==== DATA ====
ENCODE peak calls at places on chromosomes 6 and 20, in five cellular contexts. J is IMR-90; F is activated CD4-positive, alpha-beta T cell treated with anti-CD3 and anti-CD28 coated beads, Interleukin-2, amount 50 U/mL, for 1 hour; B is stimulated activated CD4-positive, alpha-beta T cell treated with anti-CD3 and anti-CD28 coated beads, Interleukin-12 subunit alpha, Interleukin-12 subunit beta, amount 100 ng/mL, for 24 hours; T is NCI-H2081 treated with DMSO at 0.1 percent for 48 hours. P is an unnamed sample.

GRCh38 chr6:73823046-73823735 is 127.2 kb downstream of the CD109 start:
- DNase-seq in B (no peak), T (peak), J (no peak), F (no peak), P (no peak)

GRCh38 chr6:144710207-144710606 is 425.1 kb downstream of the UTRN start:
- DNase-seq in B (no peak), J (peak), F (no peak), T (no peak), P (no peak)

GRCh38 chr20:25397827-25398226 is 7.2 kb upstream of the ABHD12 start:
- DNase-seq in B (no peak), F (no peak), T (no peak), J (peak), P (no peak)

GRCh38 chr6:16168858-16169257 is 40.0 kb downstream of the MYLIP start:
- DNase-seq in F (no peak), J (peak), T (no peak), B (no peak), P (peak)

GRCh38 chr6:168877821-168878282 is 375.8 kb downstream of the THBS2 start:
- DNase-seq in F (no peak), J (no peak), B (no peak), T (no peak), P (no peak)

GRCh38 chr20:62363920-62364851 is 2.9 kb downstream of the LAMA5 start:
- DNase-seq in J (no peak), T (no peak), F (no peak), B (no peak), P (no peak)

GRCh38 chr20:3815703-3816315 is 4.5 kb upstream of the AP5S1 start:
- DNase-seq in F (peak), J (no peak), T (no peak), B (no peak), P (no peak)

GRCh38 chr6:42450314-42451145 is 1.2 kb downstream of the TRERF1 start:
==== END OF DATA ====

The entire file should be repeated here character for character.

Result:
ENCODE peak calls at places on chromosomes 6 and 20, in five cellular contexts. J is IMR-90; F is activated CD4-positive, alpha-beta T cell treated with anti-CD3 and anti-CD28 coated beads, Interleukin-2, amount 50 U/mL, for 1 hour; B is stimulated activated CD4-positive, alpha-beta T cell treated with anti-CD3 and anti-CD28 coated beads, Interleukin-12 subunit alpha, Interleukin-12 subunit beta, amount 100 ng/mL, for 24 hours; T is NCI-H2081 treated with DMSO at 0.1 percent for 48 hours. P is an unnamed sample.

GRCh38 chr6:73823046-73823735 is 127.2 kb downstream of the CD109 start:
- DNase-seq in B (no peak), T (peak), J (no peak), F (no peak), P (no peak)

GRCh38 chr6:144710207-144710606 is 425.1 kb downstream of the UTRN start:
- DNase-seq in B (no peak), J (peak), F (no peak), T (no peak), P (no peak)

GRCh38 chr20:25397827-25398226 is 7.2 kb upstream of the ABHD12 start:
- DNase-seq in B (no peak), F (no peak), T (no peak), J (peak), P (no peak)

GRCh38 chr6:16168858-16169257 is 40.0 kb downstream of the MYLIP start:
- DNase-seq in F (no peak), J (peak), T (no peak), B (no peak), P (peak)

GRCh38 chr6:168877821-168878282 is 375.8 kb downstream of the THBS2 start:
- DNase-seq in F (no peak), J (no peak), B (no peak), T (no peak), P (no peak)

GRCh38 chr20:62363920-62364851 is 2.9 kb downstream of the LAMA5 start:
- DNase-seq in J (no peak), T (no peak), F (no peak), B (no peak), P (no peak)

GRCh38 chr20:3815703-3816315 is 4.5 kb upstream of the AP5S1 start:
- DNase-seq in F (peak), J (no peak), T (no peak), B (no peak), P (no peak)

GRCh38 chr6:42450314-42451145 is 1.2 kb downstream of the TRERF1 start: